Stanford's Mar Mentally Tough
By Ryan Reiswig
If you hear of a high school athlete tearing both ACL's, a lateral meniscus, and a LCL, more than likely you'd think it would mean the end to their athletic career.
After all, an ACL tear is normally a season-ender in most sports, and is an injury that can change an athlete's explosiveness and agility for a lifetime.
For Stanford's Marissa Mar, tearing her ACL was ultimately a blessing to her; it enabled her to focus on the sport that may someday give her a paycheck.
Prior to becoming a Cardinal, Mar was a standout athlete at St. Francis High School in Sacramento, Calif., excelling in basketball in addition to golf.
During a basketball game in her sophomore year, Mar attempted to steal the ball from an opposing player, which, in turn, led her to tearing her right ACL, lateral meniscus, and LCL. The following year as a junior, Mar tore her left ACL in a basketball game.
At the time of her injuries, Mar, already an accomplished high school golfer, enjoyed basketball the most.
"I feel like basketball was number one in the beginning of my career, before I injured myself, because I had so much more fun," says Mar, now a sophomore at Stanford. "It had more of a team atmosphere whereas my high school golf team was just five girls who traveled and saw each other at practice."
However, looking back on her high school injuries from her current position as a leader on Stanford's golf team, Mar sees it as the vessel that put her in the position she's in today.
"Everything happens for a reason, that's what I take out of it," says Mar, a three-time Delta River League first team selection in golf in high school. "It got me to Stanford playing golf and I wouldn't change anything at all."
In addition to her fateful injuries pointing her into the prosperous direction her sports career eventually took, they also helped make her mentally stronger, a trait she carries with her on the golf course to this day.
"I learned a ton of things from it," Mar says. "Recovering was a long, long process. Going to surgery and then rehab, it tested not only my physical strength but also my mental strength."
Upon graduating from St. Francis, Mar took the mental strength gained from the injuries and walked onto the Stanford women's golf team and hasn't looked back.
As a freshman in the 2010-11 season, Mar earned a varsity letter, competing in eight events, finishing with a 76.4 stroke average in 24 rounds of play. Walking on the team, Mar says, played a factor in her early success.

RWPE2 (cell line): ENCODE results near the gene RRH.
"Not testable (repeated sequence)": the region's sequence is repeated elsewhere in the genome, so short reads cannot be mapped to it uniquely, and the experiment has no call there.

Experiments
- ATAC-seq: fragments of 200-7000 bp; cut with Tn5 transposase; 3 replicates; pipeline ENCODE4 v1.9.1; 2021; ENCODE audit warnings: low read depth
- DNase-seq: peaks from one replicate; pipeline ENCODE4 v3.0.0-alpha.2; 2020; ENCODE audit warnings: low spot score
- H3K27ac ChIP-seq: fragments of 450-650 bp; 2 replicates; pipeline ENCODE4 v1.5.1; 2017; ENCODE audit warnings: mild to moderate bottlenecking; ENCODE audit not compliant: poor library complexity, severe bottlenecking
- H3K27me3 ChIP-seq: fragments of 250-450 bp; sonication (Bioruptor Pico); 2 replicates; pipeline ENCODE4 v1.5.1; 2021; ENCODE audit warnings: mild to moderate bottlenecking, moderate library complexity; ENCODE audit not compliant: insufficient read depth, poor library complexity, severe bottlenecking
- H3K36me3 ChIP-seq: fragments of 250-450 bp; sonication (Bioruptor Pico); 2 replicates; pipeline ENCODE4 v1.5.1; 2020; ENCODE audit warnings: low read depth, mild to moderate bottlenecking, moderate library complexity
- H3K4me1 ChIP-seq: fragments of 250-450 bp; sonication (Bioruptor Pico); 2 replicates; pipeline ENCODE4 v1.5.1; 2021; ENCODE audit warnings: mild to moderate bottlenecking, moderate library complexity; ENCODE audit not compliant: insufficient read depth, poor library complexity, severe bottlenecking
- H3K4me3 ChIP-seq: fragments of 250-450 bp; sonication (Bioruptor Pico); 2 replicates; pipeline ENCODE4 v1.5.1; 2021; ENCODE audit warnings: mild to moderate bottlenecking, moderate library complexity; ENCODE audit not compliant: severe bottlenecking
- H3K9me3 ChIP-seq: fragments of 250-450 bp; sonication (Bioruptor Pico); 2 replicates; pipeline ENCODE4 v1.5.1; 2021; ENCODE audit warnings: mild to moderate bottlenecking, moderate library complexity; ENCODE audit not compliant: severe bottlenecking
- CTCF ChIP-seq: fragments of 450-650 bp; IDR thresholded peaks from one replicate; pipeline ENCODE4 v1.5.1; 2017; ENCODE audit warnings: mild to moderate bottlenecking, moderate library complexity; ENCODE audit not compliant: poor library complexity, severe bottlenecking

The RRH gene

"Coming on without any scholarship was a huge motivation for me," says Mar. "I felt like I had to prove myself worthy to be on the team and prove I can be one of the best players on the team. From that I knew I'd have to work twice, if not three times harder than everyone; whether it was in the gym or at practice or on the course."
It wasn't all smooth sailing early on in her freshman year. Mar encountered early frustrations by constantly shooting the same score round after round, not seeing the improvement she expected in her game.
"Early in the fall I was stuck on shooting 77 at qualifying," says Mar. "I'd start out well and end up shooting 77. It was definitely emotionally draining."
It's in these times where having a parent with exceptional athletic success can pay off. Mar's mother, Gigi, competed for Canada in the 1984 Olympics as a gymnast and has been able to teach Marissa about dealing with the highs and lows of athletics.
"There were times where I'd call my mom and ask her 'What do I do?'" says Mar. "In spring break I got to regroup a little bit and came back more confident with my game and knowing that I'm not expected to be a superstar right out of the gate. That's obviously the standard I wanted to put for myself but that doesn't always happen."
There was, however, a moment in her freshman season where she flashed superstar potential. Playing in the Pac-10 Championships, Mar shot a season-low 69 in the first round. By the end of the tournament she had produced her best finish of the year, finishing 13th.
"The Pac-10 was one of my favorite tournaments," Mar says. "It was my first taste of being at the top of the leaderboard. It boosted my confidence and also gave me something that I can carry on into the season. I didn't have a great final round, but I think that can only help me in upcoming tournaments when I'm in that same position."
Although her basketball career is in her past, Mar has something basketball related that also helps her stay mentally strong during her rounds. She carries around quotes from one of the NBA's greats, hall of famer Michael Jordan, and will read them to inspire herself in tough moments.
"Sometimes you'll have a couple bad shots and it'll snowball into a bad hole or bad five holes," says Mar. "I've learned to take those quotes out and say 'Hey, regroup, let's start over.'"
Having the bloodlines of an Olympian, the words of a Hall of Famer, and the willpower to overcome so many injuries, Mar is someone the Pac-12 should be hearing a lot from this season.
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